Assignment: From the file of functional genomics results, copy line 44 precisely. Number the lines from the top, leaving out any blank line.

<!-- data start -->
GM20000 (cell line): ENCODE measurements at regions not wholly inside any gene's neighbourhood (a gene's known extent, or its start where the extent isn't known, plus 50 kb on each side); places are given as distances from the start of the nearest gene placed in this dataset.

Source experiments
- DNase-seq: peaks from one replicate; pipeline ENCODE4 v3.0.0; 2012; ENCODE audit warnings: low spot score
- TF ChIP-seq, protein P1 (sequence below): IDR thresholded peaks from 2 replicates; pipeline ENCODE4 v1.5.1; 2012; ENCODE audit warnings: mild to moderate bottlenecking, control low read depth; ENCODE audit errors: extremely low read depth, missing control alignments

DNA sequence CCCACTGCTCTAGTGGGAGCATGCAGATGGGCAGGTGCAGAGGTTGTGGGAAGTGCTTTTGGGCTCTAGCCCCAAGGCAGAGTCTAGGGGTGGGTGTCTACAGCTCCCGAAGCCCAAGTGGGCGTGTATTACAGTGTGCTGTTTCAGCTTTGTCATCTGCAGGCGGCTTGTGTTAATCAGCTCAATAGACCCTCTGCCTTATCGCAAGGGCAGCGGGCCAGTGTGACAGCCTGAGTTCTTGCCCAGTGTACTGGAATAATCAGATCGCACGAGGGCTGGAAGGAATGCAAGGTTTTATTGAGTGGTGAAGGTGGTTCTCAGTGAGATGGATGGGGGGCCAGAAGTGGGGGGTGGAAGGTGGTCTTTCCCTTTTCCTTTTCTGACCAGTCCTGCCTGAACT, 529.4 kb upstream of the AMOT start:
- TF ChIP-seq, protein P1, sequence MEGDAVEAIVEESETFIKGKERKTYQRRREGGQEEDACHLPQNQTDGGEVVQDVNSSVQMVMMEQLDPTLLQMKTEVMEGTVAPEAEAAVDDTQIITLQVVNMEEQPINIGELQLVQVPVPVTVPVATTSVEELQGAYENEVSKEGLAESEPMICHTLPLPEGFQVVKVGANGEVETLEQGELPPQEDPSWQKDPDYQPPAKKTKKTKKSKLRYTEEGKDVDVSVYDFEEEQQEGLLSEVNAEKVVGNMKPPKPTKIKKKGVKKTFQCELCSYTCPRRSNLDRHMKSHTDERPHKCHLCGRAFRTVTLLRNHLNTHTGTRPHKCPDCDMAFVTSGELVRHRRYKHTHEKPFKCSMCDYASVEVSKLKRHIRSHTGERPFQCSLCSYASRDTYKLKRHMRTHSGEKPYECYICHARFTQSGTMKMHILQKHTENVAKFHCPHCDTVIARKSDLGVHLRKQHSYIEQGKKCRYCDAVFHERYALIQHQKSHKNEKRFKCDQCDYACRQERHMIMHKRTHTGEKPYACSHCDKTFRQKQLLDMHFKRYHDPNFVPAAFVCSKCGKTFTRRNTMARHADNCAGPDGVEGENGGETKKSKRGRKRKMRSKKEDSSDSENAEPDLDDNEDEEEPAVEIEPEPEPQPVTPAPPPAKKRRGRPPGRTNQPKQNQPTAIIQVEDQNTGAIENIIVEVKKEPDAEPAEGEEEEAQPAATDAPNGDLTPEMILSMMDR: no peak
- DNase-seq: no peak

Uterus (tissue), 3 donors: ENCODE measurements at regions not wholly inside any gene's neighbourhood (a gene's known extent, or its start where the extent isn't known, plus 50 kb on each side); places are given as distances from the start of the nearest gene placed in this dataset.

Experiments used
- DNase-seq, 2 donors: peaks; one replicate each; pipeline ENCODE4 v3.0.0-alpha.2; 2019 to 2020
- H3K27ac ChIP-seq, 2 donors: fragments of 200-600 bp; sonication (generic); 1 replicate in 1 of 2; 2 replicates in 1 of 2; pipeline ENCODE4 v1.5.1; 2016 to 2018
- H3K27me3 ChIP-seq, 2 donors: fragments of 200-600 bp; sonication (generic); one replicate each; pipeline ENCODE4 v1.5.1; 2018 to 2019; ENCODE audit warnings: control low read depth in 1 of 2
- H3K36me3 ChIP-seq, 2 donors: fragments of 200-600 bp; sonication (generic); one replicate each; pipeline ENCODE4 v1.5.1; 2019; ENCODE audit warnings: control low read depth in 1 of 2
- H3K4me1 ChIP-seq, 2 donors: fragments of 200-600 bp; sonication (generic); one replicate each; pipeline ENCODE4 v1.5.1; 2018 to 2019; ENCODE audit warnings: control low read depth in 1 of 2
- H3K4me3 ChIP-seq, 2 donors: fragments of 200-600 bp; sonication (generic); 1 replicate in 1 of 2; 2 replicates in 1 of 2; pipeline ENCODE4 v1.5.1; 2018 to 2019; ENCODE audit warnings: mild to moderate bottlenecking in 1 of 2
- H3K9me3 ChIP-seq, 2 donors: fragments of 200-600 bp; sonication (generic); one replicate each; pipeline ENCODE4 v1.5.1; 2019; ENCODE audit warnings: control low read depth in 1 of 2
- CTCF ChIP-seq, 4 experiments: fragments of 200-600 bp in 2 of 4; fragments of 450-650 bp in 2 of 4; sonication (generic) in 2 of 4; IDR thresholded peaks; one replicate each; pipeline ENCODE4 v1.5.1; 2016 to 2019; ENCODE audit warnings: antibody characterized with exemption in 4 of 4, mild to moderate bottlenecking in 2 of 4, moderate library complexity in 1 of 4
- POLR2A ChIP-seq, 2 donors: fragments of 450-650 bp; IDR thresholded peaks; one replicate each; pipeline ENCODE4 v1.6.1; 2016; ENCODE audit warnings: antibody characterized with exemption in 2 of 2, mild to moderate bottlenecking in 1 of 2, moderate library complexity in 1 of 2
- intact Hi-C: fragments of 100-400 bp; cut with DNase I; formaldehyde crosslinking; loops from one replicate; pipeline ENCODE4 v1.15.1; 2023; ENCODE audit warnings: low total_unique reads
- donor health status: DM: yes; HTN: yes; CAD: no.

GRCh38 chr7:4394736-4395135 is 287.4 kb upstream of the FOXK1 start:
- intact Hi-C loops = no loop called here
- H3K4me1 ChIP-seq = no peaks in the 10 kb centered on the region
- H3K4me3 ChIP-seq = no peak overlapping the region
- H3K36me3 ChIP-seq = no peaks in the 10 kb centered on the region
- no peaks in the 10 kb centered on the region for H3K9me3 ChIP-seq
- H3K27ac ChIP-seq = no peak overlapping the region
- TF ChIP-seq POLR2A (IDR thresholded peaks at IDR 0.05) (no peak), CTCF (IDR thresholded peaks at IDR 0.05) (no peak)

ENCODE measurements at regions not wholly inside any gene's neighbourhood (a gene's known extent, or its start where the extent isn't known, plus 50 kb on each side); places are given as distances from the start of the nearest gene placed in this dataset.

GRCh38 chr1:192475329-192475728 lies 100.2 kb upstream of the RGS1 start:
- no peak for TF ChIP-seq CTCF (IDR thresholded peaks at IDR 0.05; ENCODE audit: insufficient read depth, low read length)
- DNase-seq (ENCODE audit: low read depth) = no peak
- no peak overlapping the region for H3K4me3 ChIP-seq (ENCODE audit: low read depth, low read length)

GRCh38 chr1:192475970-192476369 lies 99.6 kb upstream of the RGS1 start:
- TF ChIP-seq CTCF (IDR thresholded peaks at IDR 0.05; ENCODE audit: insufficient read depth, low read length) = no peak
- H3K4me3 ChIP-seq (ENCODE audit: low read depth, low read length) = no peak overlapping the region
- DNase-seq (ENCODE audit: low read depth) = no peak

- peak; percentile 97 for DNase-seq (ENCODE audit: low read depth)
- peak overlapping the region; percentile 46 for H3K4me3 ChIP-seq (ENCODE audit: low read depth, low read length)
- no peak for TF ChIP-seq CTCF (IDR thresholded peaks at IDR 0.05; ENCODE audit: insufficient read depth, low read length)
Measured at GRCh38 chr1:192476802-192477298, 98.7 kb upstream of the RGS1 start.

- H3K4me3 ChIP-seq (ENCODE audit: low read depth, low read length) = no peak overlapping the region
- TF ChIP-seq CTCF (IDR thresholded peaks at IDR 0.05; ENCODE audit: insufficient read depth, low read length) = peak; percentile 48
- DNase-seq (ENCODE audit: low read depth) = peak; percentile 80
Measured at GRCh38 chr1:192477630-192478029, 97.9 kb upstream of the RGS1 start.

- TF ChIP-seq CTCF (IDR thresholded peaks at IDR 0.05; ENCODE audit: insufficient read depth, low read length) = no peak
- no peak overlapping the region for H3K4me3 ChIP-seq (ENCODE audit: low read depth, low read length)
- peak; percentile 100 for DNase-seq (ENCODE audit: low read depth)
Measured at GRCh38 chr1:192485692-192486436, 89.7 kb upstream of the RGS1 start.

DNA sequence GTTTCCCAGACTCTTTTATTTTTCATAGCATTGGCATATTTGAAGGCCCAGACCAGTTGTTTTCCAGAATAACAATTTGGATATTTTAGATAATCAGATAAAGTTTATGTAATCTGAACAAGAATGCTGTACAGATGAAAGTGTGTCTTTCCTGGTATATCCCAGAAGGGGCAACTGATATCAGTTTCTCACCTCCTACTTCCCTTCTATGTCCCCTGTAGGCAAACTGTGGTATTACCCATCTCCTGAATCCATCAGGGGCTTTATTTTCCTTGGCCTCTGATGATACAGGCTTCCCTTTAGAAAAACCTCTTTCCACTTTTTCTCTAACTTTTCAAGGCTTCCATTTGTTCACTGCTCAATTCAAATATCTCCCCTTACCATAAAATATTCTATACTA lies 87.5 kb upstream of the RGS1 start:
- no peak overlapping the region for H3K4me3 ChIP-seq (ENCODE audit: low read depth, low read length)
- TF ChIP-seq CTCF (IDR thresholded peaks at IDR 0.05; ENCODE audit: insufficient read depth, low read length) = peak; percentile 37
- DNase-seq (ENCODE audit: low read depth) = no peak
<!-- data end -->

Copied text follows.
- DNase-seq (ENCODE audit: low read depth) = peak; percentile 80